doesn’t, by itself, fully cover the whole temperature range you wish
to protect the silver through. Mixing borax with the boric acid
solves that temperature range proglem. Mixing in other wetting agents
allows the flux to properly cover the metal. Prips flux uses
trisodium phosphate (TSP) to do this. There are other commercial
fluxes, such as cupronil, or firescoff, that also are effective at
protecting the silver during heating. Note that many soldering
fluxes by themselves, are not totally effective. The highly active
white paste fluxes, such as Handy flux or Dandix, for example, do not
seem to properly block oxygen from the metal, even though they are
dissolving oxides from the surface. So with them, even with the flux,
fire stain can sometimes form. The less active Prips flux or
similarly acting fluxes, do not do this.

If you learn to properly apply and use Prips flux (which you make
yourself. Its very cheap. Using it takes a little practice, as it’s
best used by spraying it on, not just brushing), your problems with
fire stain, and fire scale, will be gone. When I first learned silver
work back in the 70s, in an undergraduate metals course, Fred Fenster
taught us to use Prips flux, with the same statement, that it would
never be a problem. And he’s been right, at least for me. The only
times I get fire stain in fabrication, is when I’ve been too lazy to
use the Prips. Casting is another issue, though. Here, fluxing isn’t
something you can do to prevent fire scale or fire stain on the
castings. There are other ways that help, but the simplest is to use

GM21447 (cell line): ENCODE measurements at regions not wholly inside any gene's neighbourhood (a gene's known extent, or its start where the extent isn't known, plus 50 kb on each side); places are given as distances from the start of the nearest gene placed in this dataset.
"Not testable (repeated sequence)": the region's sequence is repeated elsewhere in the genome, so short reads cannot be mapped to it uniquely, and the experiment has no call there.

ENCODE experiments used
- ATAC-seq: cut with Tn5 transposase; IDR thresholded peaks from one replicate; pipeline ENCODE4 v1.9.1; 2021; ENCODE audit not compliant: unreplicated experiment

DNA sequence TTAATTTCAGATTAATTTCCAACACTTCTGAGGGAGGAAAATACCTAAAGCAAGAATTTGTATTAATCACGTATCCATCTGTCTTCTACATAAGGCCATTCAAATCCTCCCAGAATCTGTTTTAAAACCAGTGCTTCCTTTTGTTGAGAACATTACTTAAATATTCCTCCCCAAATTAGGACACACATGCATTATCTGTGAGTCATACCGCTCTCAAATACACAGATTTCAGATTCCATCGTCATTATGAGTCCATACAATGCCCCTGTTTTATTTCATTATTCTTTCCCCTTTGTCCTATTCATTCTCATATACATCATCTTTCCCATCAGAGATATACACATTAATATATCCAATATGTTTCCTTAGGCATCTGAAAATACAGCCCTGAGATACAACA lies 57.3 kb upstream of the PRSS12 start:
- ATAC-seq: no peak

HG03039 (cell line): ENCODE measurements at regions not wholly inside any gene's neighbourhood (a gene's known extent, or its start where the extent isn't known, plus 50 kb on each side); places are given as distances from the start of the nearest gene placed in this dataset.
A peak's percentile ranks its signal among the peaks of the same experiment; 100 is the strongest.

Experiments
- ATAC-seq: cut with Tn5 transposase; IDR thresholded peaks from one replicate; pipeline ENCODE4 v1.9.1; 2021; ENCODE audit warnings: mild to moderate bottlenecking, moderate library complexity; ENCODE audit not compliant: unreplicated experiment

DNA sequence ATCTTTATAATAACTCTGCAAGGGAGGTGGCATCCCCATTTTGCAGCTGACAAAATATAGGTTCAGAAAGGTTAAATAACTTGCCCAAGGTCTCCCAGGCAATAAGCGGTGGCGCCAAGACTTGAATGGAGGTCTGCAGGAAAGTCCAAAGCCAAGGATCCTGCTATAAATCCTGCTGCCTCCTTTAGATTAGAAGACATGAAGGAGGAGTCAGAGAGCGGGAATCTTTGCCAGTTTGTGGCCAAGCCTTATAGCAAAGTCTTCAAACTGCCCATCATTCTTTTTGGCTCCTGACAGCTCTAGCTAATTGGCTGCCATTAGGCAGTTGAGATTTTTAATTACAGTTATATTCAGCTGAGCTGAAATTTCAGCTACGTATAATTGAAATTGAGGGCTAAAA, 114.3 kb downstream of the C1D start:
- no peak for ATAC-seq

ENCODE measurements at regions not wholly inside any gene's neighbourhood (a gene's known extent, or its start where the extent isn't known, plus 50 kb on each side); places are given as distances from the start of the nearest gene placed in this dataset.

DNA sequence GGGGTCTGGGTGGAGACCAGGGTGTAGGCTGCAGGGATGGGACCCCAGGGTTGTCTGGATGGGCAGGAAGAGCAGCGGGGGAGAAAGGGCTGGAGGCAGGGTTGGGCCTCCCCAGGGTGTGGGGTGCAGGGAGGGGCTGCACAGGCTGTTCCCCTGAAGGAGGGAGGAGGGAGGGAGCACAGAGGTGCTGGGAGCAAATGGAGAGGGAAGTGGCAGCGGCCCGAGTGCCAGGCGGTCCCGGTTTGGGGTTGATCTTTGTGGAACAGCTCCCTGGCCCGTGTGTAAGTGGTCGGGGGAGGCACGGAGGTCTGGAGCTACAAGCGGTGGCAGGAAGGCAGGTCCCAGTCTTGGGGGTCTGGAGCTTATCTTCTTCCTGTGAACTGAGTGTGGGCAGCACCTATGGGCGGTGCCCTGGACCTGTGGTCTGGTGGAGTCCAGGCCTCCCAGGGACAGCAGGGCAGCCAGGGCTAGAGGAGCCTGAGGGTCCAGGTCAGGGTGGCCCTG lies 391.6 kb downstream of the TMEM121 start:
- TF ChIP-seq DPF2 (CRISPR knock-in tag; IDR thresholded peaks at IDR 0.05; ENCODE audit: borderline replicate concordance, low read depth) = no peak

one of the newer fire stain free casting silver alloys.

Peter Rowe

I use propane flame. But cover the holes of the burner with a movable ring. This makes the flame oxigen-poor. Very little problem with firestone this way.
Another thing is never quench your piece in pickle. That makes the problem worse. It etches the copper out of the surface of the metal and leaves a layer of fine silver, but creates more firestone underneath.
Always quench in water first.

Quenching in pickle creates neither fire stain nor fire scale. I always quench in pickle and have neither.

Janet in Jerusalem

Perhaps it should be stated not to put silver into a pickle with steel of iron tongs. There is some alchemy that goes on between the silver and the iron and the pickle that creates scale of one type or another. A nightmare to clean off, maybe not a nightmare but certainly more work than you need to do.

Use copper or wooden tongs.

Don Meixner

Hello, I’m not an expert in jewelry making but here is some information I have experimented with that seems to work on fire scale on sterling silver.

This is some of the stuff I think we are talking about.

I make a salt water solution 4 parts water and one part salt. I put a copper conductor on one side of my beaker and a copper conductor on the other side. The negative side(left side) is on your part side(Ring) with a hook on it to hang your part or ring.Not sure if the part side needs to be copper but it works. The positive side is on the right side with just a copper piece of metal.

If you reverse your connectors you put more firescale on your part.

You can use a 1.5 volt battery but it takes longer. I used an adjustable rectifier an apllied 3 volts. It takes about 1 1/2 minutes.

1.5 volts applied will take longer.

I did not use any preventitive measure like boric acid or and alcohol or cuprinoll prior to soldering. I did not pickel it after my soldering . I did try to polish it with a yellow Rio cloth which just shined up the fire scale.

So I let it fizzle in my salt water bath at 3 volts for 1.5 minutes.

When I pull it up it looks like this.

When I wipe it off with with just a paper towel, it looks like this.

When I buff it up with Rio’s yellow cloth it looks like this. Didn’t have to use any sand paper.

I put it to a buffing wheel.

I put it back into my salt water bath with the terminals reversed after I had polished up and it puts the fire scale back on it.

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Thanks, I was wondering how quenching in pickle would cause firescale or stain. I always quench in pickle, which still might be a bad idea for health concerns. Got it in my eye once, that was not a fun afternoon…


I believe it is safer(?) to quench in water, then put item in pickle. so that you don’t get splattered with pickle.